Hungarian civil society holds fresh demonstrations against controversial labour reform law

Hungarian civil society holds fresh demonstrations against controversial labour reform law

Amid 10 days of violent demonstrations prior to Christmas and further protests in recent days, Hungary’s opposition groups will hold

Photo: Reuters/Bernadett Szabo

Amid 10 days of violent demonstrations prior to Christmas and further protests in recent days, Hungary’s opposition groups will hold a major anti-government rally today in Budapest against nationalist Prime Minister Viktor Orban’s unpopular labour reforms.

The protests have galvanised the normally disparate opposition groups—leftist, liberal, environmentalists, and far-right—to present a united front against Orban’s government. The president’s Fidesz party is at the height of its powers after a dominant 48% third-consecutive electoral win in April 2018.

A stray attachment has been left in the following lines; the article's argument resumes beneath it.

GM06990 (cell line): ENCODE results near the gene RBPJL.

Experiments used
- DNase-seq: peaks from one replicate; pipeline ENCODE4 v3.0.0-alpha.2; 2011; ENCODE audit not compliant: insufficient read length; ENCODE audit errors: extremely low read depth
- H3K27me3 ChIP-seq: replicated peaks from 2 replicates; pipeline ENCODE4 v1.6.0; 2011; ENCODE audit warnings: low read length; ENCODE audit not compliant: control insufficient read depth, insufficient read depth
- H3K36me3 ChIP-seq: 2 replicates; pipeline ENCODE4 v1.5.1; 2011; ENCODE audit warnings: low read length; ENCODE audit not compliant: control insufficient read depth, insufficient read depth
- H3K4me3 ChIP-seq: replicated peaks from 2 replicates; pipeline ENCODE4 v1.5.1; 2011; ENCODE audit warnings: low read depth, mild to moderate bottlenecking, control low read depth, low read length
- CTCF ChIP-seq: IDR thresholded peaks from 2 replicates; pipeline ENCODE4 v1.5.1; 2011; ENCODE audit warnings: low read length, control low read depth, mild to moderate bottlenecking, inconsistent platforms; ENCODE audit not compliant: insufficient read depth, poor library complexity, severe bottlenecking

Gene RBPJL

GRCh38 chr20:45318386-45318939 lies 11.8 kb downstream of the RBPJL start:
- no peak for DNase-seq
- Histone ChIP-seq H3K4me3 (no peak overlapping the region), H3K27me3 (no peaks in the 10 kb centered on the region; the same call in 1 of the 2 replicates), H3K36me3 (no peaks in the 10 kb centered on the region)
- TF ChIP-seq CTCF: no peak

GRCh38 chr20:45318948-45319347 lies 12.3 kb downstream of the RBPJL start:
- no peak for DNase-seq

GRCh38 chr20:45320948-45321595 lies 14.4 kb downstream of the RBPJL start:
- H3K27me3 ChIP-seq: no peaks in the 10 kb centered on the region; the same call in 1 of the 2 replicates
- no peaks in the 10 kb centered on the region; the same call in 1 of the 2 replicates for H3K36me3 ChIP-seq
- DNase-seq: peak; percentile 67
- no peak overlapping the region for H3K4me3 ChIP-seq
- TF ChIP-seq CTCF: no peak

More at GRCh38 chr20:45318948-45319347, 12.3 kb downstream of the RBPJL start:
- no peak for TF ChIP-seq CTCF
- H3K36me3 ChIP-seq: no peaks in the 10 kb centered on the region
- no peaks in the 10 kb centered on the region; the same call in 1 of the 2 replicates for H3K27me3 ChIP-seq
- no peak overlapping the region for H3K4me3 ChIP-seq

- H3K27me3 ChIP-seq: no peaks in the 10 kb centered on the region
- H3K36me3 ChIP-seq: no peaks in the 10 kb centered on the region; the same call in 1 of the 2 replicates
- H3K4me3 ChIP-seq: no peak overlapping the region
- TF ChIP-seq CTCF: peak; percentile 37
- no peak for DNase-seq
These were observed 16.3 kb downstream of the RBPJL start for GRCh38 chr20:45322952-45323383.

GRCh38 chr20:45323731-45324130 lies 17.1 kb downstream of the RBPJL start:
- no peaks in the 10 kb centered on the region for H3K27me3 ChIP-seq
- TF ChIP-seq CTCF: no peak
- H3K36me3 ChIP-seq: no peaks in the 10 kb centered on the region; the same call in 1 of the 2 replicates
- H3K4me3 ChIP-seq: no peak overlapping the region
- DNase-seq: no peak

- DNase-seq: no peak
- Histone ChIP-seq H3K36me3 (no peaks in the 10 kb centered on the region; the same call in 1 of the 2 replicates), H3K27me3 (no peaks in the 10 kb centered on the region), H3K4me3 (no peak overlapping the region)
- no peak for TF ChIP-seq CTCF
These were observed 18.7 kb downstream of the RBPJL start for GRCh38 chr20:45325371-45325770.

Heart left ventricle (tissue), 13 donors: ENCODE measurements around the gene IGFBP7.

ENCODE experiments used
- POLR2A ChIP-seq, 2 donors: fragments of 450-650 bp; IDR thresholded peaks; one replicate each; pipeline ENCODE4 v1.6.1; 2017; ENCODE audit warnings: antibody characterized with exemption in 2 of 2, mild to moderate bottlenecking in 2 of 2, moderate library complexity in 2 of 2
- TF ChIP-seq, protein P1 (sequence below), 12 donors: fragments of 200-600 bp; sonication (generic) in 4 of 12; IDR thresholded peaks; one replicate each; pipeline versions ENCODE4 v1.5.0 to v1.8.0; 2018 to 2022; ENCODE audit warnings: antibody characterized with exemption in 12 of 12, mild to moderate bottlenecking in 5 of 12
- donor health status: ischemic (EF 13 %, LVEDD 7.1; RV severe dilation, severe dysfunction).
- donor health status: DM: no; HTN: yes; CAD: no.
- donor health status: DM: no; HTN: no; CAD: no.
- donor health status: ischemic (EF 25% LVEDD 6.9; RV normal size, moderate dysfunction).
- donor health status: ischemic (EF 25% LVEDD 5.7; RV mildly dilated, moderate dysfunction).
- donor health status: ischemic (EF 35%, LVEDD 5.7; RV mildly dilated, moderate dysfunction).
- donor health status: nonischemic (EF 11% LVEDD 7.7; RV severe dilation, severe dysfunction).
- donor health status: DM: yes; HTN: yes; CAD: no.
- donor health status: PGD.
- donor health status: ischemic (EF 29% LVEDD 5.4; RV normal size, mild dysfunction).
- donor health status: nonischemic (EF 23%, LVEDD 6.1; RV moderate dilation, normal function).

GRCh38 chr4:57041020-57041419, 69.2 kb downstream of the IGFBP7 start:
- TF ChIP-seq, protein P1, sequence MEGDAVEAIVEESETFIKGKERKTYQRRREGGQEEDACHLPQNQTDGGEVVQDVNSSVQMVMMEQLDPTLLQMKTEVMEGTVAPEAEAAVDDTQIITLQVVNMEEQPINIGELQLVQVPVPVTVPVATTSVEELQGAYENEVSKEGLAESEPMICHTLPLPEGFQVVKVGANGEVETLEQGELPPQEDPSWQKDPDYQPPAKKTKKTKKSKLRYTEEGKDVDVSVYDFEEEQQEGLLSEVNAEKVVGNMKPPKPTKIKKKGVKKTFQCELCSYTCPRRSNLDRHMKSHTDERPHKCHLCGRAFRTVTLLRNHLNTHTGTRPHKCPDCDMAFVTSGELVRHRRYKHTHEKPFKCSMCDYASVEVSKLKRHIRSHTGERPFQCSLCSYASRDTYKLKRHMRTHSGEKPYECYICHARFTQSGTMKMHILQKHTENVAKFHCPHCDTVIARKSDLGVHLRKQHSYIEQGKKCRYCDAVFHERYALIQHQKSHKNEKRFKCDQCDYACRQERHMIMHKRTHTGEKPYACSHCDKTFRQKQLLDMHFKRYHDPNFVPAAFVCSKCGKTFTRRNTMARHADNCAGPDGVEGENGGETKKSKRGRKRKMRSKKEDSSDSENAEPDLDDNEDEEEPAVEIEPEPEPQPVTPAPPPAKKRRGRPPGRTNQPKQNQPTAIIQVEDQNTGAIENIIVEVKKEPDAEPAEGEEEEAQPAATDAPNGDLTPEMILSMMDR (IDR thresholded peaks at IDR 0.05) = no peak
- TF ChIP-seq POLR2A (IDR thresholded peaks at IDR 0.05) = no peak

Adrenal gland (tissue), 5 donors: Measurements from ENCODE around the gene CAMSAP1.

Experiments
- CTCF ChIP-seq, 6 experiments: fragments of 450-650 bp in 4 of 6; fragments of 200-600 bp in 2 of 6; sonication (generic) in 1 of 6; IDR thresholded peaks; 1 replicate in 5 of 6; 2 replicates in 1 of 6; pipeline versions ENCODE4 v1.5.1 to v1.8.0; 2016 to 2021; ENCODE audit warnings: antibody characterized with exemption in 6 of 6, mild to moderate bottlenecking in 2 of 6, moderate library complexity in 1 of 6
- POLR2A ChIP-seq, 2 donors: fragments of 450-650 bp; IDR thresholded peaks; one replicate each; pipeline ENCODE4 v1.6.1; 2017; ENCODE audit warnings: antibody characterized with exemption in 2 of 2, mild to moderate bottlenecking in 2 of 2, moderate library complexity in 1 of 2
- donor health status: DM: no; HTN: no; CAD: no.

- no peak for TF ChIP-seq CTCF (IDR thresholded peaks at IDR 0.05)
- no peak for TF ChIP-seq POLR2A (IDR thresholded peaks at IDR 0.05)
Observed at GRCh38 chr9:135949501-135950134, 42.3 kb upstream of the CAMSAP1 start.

The protests will not change the government’s mind, but may help build a coalition to put up a sterner challenge to the Fidesz in the 2022 elections. The far-right Jobbik party has moved towards the centre in the past year, even supporting traditionally left-wing policies like pay equity.

In the short-term, expect the anti-Orban parties to attempt to rally their disparate base by spreading the protests beyond labour reforms to what they deem Orban’s takeover of judicial independence, lack of media freedom, as well as the banishment of a George Soros-sponsored liberal university.  However, the prospects of toppling Orban in 2022 will likely require further concrete policy alignment between the opposition parties but that is unlikely to happen in the foreseeable future.

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